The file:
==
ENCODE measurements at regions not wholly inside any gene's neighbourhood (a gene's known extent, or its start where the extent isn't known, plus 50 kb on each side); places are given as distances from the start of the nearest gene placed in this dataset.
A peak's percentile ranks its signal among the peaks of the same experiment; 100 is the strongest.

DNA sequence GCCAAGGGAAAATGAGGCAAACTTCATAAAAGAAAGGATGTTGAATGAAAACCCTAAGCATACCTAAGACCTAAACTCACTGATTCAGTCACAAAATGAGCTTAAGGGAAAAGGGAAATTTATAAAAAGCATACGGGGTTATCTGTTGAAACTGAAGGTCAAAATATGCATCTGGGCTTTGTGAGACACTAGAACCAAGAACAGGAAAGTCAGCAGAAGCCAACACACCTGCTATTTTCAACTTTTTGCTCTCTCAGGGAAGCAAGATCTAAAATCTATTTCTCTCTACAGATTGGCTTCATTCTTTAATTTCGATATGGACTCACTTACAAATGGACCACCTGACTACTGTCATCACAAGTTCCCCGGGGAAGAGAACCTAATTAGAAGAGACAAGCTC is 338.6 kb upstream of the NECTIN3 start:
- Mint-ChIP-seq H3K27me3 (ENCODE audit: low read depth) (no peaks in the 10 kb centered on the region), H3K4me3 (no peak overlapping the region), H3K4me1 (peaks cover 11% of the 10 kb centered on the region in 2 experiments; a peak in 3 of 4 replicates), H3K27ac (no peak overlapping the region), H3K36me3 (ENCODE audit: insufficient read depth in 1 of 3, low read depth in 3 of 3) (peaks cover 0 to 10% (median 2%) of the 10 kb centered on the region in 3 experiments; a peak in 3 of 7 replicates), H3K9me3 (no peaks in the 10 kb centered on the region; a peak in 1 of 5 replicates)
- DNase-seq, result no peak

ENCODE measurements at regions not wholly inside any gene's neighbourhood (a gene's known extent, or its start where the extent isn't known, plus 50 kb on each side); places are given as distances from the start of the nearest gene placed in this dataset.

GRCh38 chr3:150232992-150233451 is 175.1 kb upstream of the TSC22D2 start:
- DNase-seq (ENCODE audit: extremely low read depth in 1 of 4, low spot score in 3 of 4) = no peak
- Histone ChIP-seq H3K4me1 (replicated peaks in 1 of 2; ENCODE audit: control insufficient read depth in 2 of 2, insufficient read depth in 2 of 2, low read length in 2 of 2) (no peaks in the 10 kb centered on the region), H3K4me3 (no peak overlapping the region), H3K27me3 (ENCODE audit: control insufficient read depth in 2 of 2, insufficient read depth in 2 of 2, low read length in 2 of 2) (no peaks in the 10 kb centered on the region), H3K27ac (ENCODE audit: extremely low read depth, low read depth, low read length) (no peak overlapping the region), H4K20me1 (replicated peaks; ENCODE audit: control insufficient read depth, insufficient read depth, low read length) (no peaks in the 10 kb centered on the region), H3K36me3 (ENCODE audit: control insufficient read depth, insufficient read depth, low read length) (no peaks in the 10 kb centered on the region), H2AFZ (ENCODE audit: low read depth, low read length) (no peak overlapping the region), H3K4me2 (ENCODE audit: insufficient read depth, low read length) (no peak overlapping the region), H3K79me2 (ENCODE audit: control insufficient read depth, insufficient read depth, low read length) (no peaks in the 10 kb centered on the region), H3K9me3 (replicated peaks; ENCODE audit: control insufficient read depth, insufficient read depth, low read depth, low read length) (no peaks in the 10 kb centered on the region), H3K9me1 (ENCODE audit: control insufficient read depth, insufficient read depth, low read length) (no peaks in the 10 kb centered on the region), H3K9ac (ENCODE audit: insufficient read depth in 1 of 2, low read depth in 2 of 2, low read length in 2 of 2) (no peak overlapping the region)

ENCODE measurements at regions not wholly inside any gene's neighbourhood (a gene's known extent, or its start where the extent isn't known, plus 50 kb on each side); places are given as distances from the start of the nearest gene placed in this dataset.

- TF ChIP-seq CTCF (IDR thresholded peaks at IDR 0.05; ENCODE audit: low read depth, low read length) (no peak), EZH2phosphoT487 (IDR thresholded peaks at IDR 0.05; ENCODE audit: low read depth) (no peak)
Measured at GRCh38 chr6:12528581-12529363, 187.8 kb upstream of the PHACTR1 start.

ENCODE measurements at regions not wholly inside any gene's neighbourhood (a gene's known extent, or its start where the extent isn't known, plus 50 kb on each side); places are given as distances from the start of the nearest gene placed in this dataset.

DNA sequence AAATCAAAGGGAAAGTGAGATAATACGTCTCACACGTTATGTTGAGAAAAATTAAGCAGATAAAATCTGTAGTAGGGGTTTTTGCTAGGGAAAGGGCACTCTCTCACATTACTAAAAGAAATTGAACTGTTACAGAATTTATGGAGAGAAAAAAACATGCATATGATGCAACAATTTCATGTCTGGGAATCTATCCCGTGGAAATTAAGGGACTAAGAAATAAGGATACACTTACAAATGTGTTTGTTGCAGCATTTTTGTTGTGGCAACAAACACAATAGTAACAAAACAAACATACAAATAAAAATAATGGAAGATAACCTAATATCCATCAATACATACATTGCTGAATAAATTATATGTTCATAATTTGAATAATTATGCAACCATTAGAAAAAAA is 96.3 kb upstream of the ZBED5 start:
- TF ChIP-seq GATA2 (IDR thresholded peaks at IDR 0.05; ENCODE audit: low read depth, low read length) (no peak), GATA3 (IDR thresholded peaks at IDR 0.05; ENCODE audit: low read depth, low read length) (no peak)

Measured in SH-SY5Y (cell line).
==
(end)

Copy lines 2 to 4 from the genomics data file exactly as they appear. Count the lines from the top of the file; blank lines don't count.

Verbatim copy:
A peak's percentile ranks its signal among the peaks of the same experiment; 100 is the strongest.

DNA sequence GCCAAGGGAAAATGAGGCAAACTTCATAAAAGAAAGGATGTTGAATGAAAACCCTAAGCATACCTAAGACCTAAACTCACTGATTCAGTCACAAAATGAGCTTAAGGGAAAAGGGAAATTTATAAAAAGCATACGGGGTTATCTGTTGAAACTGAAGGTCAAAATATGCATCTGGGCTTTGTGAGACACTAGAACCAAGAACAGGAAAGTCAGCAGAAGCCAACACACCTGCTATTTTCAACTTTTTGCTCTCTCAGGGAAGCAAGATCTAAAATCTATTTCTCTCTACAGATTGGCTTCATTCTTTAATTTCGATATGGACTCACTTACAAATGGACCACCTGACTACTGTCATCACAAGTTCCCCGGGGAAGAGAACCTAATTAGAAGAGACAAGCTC is 338.6 kb upstream of the NECTIN3 start:
- Mint-ChIP-seq H3K27me3 (ENCODE audit: low read depth) (no peaks in the 10 kb centered on the region), H3K4me3 (no peak overlapping the region), H3K4me1 (peaks cover 11% of the 10 kb centered on the region in 2 experiments; a peak in 3 of 4 replicates), H3K27ac (no peak overlapping the region), H3K36me3 (ENCODE audit: insufficient read depth in 1 of 3, low read depth in 3 of 3) (peaks cover 0 to 10% (median 2%) of the 10 kb centered on the region in 3 experiments; a peak in 3 of 7 replicates), H3K9me3 (no peaks in the 10 kb centered on the region; a peak in 1 of 5 replicates)